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samsung galaxy gear review 1

Samsung’s Galaxy Gear is one of the most hotly-anticipated gadgets of the year. Along with the Sony Smartwatch2, it’s leading the charge of a new category of device, known as the smartwatch.

And with Apple, Google, Microsoft, LG and the rest all rumoured to be working on techy timepieces of their own, it looks like the smartwatch’s time has come.

But before we get too excited, let’s remember this is the first of its kind Samsung has ever made, and as such, there are bound to be flaws.

The first generation of any gadget inevitably has teething problems, and Samsung itself has admitted the device is “missing something special”.

It’s a little chunky on the wrist, but that’s understandable, considering there’s an 800MHz chip, 512MB of RAM, and 4GB of storage in there.

The device comes with its own charging cradle – place the watch face inside, and it clasps shut around it. You then plug this into the wall socket.

It’s not ideal, as you have to carry the cradle around with you if you want to juice it up. Which you will, but more on that later.

When it comes to colour options, Samsung has taken the ‘throw them all at a wall and see what sticks’ approach.

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The Gear comes in six colours, so you’re sure to find one to match your outfit.

When it launched, the Gear only worked with the Galaxy Note 3 and Galaxy Note 10.1, which was a bit limited.

But Samsung has since made it play nice with the Galaxy S3, S4, and Galaxy Note 2 thanks to the Android 4.3 Jelly Bean update.

It’ll also punt out a separate software update to make it work with the Galaxy S4 Mini, S4 Zoom, S4 Active, and Galaxy Mega 5.8 and 6.3.

Pairing it with a compatible device is a doddle.

Just turn on NFC on your mobile device, and tap it against the Gear’s charging cradle. And hey presto – you’re synced. It’s very user-friendly indeed.

The clasp is a little fiddly, but once it’s on it’s not going anywhere. We’re not huge fans of the rubber strap – for this price, you’d expect something a bit more ‘premium’.

The 1.63-inch Super AMOLED screen is big enough for a device this size, and while its 320x320-pixel resolution isn’t going to set any records, text and icons are clear and bright.

It even handles simple animations like the Samsung start-up logo ably enough. It’s not the prettiest display in the world, but it’s functional, and that’s the main thing.

The menu is simple to use, too. You swipe left or right to scroll through the options, and swipe up from the bottom of the screen to go back.

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Swiping up on the main time page brings up a keypad so you can dial a number, or you can scroll through your contacts.

Swiping down takes you back to the main page; swipe down again, and you’ll activate the camera.

It’s only a 1.9-megapixel model, so doesn’t capture your subjects in glorious high resolution. But it’s handy for snapping people unawares as you chat to them.

Overall, the menu is fast, responsive, and simple to use. And that’s no mean feat, making it work on such a small screen.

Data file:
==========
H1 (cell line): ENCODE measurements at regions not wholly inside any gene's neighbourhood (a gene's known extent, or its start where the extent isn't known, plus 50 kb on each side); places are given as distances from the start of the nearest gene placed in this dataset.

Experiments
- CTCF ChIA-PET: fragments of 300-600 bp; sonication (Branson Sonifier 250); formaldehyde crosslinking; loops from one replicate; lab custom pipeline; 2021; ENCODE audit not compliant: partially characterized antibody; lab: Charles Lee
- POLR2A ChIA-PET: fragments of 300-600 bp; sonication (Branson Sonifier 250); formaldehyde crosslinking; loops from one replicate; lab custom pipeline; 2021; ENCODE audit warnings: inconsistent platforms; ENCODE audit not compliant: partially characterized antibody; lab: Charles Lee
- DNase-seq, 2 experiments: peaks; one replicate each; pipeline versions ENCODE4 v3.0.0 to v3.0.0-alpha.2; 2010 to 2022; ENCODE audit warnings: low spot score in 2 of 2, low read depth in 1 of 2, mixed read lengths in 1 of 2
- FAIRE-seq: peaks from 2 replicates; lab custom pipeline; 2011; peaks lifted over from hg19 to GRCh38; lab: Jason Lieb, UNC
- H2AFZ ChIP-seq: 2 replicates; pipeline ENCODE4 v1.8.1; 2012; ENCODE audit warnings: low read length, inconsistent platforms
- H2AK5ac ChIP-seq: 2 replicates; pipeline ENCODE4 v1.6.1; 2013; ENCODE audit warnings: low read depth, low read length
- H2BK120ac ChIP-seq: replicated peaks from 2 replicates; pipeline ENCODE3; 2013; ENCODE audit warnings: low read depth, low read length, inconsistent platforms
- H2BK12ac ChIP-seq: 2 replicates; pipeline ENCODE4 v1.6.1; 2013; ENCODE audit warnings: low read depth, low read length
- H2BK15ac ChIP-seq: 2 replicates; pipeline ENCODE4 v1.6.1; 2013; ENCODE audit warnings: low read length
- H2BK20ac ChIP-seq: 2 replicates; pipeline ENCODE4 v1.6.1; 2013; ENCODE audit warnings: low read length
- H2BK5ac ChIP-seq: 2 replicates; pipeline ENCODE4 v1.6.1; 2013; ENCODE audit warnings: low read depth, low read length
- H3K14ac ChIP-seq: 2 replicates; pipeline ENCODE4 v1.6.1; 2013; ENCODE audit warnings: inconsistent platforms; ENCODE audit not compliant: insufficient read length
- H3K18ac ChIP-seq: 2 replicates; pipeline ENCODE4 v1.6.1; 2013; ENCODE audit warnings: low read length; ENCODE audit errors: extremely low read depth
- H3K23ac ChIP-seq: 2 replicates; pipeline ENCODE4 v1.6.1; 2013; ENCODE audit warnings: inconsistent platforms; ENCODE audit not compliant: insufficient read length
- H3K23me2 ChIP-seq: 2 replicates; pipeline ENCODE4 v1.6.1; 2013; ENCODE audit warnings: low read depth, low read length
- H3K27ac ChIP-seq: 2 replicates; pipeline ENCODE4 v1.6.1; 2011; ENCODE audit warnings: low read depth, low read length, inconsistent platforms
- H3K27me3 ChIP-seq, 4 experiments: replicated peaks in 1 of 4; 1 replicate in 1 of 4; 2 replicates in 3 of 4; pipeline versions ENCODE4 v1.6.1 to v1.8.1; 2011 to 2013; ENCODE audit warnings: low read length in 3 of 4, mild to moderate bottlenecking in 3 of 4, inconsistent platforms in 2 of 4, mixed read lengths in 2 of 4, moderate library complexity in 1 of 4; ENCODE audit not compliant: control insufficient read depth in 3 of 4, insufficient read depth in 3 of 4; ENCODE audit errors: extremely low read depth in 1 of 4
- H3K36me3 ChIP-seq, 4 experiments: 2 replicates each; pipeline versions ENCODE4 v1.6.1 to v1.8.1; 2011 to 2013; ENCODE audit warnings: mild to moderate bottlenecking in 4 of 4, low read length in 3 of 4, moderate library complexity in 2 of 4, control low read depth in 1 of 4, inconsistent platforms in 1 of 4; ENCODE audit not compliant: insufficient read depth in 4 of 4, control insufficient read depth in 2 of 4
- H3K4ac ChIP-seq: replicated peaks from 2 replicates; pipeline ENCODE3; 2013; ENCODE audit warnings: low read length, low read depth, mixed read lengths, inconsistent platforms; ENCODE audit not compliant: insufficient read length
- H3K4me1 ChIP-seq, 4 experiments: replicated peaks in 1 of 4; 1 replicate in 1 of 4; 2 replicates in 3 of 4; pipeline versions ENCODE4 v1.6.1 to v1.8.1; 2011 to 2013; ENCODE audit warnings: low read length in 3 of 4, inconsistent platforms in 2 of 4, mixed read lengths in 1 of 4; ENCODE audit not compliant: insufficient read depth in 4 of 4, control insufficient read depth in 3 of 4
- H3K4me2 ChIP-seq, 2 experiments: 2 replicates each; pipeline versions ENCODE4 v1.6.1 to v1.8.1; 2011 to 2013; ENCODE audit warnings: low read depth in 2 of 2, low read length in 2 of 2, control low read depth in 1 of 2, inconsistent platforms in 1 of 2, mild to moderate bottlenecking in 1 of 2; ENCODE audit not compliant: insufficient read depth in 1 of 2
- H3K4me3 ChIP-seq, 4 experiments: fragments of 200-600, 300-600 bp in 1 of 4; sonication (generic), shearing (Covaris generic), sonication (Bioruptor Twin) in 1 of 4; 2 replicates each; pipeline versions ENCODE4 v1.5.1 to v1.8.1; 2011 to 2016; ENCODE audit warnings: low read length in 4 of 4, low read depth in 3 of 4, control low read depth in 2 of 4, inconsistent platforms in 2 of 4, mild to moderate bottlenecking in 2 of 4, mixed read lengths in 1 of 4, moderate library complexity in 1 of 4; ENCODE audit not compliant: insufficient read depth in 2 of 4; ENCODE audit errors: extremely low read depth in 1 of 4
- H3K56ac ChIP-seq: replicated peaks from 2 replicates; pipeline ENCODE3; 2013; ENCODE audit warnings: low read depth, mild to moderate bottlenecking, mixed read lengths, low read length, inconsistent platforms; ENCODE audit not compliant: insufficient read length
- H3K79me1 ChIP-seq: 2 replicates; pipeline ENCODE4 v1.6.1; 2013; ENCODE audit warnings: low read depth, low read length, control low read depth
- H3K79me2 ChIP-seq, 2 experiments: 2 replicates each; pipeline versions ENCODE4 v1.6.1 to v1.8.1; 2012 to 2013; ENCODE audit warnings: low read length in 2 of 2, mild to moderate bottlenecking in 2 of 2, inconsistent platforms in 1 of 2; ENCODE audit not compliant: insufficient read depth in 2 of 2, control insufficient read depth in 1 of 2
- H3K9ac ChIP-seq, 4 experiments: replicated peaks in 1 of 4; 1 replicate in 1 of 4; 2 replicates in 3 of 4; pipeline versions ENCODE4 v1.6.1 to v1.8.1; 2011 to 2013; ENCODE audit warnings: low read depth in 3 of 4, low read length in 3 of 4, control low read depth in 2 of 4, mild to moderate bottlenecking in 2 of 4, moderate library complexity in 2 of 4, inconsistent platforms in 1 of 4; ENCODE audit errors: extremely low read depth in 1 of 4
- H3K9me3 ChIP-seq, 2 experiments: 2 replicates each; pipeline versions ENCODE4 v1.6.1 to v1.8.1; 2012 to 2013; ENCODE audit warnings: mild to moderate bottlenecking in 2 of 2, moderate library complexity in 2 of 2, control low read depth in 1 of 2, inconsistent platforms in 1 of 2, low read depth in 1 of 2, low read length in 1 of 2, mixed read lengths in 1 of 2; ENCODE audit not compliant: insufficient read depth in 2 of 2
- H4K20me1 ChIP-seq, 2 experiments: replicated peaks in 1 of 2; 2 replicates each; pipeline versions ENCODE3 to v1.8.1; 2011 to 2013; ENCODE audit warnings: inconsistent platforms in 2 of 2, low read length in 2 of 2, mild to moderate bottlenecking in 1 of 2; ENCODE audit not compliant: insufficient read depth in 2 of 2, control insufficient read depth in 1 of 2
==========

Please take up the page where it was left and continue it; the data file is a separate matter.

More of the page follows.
Calling someone through your watch is simple, too. And those of us who were fans of Dick Tracy and Knight Rider will get an extra special kick out of it.

It feels properly futuristic, and the speaker is quite impressive for such a small device.

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You can record voice memos on it as well, just like Alan Partridge with his Dictaphone. “Idea for a program…”

But texting isn’t such a breeze. Because of the small screen, you can only write texts by dictating them, and Samsung’s S Voice software is far from perfect.

We had a few errors in our text, making it a bit frustrating.

Other options include a pedometer, notifications, and a media controller to play tunes on your phone. These all work as you’d expect, and are perfectly serviceable.

All sounds good so far, right? So why are we a little underwhelmed by the Gear? It’s a nice addition to your handset, but it doesn’t really make it any easier to use.

A really useful accessory should free you from reaching for your mobile (especially one as unwieldy as the massive Galaxy Note 3 we tested it with), but the Gear becomes more trouble than it’s worth.

It’s too limited to really be that useful, but too chunky and expensive to recommend as a simple add-on.

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It’s a bit like the S Pen on the Galaxy Note 3, in that it’s fun to play with for a while, but you soon find you’d rather do without it.

The battery is dire, too. It needs recharging every night, so if you’re going away somewhere, better remember the charging cradle and cable.

And then there’s the price. £300 is just too expensive.

It’s a shame, because the Galaxy Gear is a promising device that gives a glimpse of what these gadgets will one day be able to do.

For leading the way, and making a user interface that’s simple, fast, and works on a screen this size, Samsung should be applauded.

But that doesn’t justify the £300 price tag.

Samsung has already confirmed a second Galaxy Gear is in the works, which we’re sure will address some of these issues.

And with the likes of the Pebble smart watch raising record-breaking funds, there’s obviously a market for a cool, simple and affordable techy timepiece that compliments your phone.

Roll on version two.

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